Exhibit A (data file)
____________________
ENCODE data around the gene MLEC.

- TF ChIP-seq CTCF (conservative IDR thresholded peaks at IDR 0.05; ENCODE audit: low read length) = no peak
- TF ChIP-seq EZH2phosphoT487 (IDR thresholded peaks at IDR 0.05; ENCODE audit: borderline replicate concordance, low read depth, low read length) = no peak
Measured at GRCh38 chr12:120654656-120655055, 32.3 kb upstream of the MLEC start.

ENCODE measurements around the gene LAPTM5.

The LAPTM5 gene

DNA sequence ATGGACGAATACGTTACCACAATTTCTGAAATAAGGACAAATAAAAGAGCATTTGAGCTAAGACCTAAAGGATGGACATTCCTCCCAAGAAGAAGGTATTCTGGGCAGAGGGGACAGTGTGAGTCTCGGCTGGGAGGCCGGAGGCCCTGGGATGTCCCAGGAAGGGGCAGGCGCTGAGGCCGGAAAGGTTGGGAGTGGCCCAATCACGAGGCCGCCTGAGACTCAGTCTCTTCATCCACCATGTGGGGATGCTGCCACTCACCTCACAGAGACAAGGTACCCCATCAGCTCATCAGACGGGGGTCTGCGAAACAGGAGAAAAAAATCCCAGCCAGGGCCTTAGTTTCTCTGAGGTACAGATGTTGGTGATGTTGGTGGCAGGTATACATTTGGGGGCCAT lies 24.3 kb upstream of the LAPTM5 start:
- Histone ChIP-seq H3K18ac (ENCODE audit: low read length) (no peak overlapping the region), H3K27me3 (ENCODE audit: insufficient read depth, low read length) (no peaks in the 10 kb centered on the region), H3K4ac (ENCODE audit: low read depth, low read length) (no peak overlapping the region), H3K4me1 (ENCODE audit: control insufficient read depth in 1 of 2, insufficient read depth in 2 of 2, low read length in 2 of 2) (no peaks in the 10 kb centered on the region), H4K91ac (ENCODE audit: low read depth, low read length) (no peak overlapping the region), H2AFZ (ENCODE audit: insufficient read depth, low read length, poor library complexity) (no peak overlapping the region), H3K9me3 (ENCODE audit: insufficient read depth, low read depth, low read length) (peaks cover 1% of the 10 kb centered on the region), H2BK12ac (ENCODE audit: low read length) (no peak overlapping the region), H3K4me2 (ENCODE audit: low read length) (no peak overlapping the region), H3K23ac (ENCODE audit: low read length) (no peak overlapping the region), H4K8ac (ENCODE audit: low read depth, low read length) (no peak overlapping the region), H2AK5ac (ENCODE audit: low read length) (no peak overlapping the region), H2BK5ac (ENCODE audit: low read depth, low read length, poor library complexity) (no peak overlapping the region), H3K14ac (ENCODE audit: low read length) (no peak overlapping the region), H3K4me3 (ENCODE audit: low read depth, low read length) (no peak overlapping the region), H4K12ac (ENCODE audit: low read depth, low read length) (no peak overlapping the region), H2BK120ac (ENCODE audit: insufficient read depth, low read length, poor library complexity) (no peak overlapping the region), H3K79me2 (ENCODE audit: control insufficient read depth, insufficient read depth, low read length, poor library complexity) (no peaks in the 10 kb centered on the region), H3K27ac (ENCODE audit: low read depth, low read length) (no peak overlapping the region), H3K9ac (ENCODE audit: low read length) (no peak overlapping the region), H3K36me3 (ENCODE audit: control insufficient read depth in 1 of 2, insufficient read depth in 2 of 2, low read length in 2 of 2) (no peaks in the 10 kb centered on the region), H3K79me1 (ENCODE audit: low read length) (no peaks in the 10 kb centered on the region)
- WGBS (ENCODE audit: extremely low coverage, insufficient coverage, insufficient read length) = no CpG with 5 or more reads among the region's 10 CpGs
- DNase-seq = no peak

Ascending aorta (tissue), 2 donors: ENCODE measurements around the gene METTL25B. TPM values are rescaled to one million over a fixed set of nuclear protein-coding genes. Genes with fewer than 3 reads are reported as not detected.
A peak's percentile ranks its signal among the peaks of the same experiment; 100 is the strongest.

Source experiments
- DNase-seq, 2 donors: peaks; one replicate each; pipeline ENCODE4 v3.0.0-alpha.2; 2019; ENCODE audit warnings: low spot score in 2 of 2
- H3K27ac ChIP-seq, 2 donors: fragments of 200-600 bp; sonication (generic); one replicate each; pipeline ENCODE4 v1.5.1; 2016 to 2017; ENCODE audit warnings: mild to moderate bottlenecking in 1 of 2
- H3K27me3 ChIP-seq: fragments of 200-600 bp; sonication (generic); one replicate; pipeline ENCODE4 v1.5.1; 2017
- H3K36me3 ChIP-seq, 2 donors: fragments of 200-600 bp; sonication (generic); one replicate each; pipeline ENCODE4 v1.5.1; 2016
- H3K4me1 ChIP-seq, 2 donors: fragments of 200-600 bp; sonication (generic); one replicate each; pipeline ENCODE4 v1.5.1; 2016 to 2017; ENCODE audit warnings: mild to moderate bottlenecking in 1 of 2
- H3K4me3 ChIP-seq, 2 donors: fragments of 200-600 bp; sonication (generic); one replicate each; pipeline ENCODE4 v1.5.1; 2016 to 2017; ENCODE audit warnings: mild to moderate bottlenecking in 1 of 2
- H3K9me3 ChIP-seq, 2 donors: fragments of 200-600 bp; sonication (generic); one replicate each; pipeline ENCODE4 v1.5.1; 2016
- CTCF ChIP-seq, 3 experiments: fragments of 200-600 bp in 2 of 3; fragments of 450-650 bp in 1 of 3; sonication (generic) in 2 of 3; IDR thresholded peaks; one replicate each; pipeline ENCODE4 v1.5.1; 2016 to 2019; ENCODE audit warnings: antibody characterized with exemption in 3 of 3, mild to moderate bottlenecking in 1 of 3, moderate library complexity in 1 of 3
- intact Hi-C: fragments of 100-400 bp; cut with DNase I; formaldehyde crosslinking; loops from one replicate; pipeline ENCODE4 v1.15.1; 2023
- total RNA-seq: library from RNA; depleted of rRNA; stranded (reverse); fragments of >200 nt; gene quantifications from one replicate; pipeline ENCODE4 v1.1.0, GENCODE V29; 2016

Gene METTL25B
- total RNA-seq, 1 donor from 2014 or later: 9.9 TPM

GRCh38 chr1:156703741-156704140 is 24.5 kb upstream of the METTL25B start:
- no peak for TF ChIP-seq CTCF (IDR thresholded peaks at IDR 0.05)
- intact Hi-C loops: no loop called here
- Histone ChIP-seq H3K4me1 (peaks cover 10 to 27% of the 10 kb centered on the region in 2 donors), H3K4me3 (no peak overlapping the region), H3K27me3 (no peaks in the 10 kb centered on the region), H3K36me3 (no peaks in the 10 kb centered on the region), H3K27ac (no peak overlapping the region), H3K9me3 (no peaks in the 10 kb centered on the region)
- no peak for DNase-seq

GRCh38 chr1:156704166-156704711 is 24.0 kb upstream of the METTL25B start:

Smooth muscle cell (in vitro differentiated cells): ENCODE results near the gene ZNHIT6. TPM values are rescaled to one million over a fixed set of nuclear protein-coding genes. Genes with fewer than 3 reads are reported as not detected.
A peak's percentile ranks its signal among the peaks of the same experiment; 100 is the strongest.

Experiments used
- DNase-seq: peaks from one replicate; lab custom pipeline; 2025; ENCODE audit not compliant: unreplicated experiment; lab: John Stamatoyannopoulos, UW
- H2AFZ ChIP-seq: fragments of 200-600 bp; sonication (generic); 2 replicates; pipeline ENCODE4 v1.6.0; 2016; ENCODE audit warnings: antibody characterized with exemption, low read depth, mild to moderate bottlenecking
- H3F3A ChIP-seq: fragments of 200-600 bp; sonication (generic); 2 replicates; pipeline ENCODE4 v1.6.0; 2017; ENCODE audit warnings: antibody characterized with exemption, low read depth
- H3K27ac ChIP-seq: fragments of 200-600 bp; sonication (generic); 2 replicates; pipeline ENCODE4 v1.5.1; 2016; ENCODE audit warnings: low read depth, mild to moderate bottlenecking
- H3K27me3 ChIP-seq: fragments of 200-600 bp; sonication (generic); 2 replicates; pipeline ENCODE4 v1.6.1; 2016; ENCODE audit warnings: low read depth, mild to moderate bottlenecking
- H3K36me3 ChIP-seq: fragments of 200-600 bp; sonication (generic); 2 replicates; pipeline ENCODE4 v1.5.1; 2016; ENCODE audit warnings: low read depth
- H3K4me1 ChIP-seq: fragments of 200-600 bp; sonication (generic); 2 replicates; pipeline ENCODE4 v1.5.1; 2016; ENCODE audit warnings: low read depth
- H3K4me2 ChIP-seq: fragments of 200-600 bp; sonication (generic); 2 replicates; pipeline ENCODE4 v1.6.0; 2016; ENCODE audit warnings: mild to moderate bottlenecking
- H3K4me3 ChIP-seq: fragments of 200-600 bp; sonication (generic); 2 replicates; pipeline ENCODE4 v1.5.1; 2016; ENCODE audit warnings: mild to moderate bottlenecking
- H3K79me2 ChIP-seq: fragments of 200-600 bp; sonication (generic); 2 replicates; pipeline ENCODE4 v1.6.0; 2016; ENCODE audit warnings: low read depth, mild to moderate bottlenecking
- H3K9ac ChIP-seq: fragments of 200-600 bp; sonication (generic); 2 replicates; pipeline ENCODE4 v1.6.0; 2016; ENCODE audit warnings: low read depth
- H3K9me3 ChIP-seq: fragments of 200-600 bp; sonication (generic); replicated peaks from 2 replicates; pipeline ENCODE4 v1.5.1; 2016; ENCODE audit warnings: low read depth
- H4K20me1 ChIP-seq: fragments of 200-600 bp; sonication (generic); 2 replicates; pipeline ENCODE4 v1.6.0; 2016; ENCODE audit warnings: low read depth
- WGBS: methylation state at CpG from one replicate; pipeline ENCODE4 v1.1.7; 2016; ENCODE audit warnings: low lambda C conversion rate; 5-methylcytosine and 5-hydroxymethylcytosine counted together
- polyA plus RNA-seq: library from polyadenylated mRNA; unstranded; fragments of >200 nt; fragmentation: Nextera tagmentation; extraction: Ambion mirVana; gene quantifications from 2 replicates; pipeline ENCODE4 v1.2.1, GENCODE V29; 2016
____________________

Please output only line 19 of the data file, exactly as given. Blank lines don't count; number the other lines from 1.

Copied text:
- H3K4me3 ChIP-seq, 2 donors: fragments of 200-600 bp; sonication (generic); one replicate each; pipeline ENCODE4 v1.5.1; 2016 to 2017; ENCODE audit warnings: mild to moderate bottlenecking in 1 of 2